By Elizabeth, Systemic Lupus Erythematosus (SLE), Tanzania. United Republic of, December 30, 2020
This is for everyone who feels like it won’t get better and this is my story.
I was diagnosed with rare, fatal, isolated, chronic condition called Systemic Lupus Erythematosus (SLE) commonly known as Lupus in 2017, when I was about to enter in my final academic year at the University. It is the condition that you will never want to wish it to anybody.
Lupus at early 20s wasn’t what I wanted to see in my deck of cards but life is not always simple and is not always fair. At such young age yet my life was forced to adjust into something new, there were things that I used to but I could no longer do. It was indeed hard to go through alone and the fact that people around me had no clue at all nor aware of what I was passing through worse enough most of them did not want to understand and turned into a mess in my life.
My first semester to that final year was hard spending most of time and days at the hospital than it was in classes. Everybody around me thought that I won’t make it and I better try the next year. I refused cause I didn’t know what tomorrow would bring and said to my inner self that “I can beat this” I know that the cards I’m dealt with might not always be a winning hand, but sometimes I have to shuffle the deck and deal again.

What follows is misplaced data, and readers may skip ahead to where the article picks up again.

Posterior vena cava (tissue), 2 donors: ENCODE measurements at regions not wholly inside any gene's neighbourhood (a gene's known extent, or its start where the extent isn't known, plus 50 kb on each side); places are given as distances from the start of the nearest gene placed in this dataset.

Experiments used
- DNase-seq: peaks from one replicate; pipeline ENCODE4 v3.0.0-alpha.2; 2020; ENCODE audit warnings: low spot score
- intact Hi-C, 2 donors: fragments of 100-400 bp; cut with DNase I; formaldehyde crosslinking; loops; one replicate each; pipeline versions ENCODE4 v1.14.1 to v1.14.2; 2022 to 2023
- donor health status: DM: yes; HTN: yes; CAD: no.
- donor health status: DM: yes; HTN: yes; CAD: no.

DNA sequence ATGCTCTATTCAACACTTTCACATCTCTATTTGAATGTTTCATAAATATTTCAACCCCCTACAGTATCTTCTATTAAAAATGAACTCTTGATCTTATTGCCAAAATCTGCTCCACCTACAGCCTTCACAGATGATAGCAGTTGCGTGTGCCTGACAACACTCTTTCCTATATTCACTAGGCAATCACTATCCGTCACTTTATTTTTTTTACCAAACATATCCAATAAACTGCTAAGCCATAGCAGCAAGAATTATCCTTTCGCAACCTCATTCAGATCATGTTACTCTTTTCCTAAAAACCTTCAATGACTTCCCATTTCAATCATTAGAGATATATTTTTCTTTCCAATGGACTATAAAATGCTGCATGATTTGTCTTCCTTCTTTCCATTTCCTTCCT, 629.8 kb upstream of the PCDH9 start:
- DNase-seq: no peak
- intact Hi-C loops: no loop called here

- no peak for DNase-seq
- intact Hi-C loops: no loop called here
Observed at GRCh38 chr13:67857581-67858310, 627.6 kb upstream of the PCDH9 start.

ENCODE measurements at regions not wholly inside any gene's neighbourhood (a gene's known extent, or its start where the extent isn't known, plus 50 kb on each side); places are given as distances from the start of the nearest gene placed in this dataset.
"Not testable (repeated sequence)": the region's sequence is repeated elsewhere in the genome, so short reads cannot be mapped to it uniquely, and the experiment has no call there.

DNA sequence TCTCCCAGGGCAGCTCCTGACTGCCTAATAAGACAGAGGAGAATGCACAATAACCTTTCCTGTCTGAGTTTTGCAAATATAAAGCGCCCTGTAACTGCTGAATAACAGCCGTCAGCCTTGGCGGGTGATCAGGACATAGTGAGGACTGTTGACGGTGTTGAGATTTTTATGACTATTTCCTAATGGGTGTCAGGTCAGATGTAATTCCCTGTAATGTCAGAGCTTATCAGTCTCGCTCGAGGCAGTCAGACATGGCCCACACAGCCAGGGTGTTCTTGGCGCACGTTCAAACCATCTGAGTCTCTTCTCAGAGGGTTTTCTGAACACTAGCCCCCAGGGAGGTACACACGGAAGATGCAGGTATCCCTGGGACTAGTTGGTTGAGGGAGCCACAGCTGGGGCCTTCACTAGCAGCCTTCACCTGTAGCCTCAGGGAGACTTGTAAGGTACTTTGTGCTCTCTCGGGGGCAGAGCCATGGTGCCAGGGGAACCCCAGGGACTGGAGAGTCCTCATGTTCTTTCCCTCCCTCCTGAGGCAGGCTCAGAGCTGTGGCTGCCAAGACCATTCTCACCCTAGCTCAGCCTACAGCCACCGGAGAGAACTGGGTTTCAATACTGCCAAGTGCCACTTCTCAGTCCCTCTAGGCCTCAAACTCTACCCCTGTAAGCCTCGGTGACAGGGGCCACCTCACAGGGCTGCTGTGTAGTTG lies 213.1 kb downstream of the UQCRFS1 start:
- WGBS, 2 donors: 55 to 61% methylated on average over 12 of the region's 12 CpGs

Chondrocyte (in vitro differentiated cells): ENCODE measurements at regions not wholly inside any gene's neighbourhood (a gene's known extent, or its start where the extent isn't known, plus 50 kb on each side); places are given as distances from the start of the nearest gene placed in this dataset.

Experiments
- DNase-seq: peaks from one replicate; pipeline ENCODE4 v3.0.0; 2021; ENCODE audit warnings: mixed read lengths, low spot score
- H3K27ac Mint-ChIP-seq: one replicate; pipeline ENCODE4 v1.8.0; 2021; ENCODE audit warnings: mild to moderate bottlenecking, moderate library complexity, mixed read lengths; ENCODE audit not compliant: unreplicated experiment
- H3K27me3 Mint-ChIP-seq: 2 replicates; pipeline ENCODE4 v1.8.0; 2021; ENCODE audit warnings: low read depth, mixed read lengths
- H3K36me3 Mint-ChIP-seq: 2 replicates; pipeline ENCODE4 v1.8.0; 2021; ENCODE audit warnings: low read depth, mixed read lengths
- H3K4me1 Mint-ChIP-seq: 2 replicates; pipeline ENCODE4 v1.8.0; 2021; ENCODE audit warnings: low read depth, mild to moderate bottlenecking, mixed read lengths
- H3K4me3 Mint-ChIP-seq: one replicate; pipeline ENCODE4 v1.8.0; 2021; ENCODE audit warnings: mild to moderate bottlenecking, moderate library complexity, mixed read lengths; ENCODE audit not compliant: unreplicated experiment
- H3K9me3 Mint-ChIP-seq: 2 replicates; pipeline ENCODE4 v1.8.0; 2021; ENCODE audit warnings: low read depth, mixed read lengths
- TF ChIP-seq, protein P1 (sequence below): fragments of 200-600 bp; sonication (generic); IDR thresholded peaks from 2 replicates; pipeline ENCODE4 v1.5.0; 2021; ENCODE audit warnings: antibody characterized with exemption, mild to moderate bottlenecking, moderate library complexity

I had many bad days and many days where I just didn’t want to get out of bed. But I now know that it’s okay to have bad days. Everyone has them and it’s when you have bad days that you learn to appreciate the good ones. That final year was full of ups and downs to the extent that I even wanted to give up and postpone it. My doctor advised me not to and told me that, “you can’t change what life deals with you, but you can change how you deal with it”. This quote stayed with me, it was a relief, hope and lived with it to date.
I advocating and raised awareness about the condition and try to make people understand what I was passing through, I’m glad that I won their hearts. I tried not to take advantage of my illness nor make my illness an excuse while at school and home.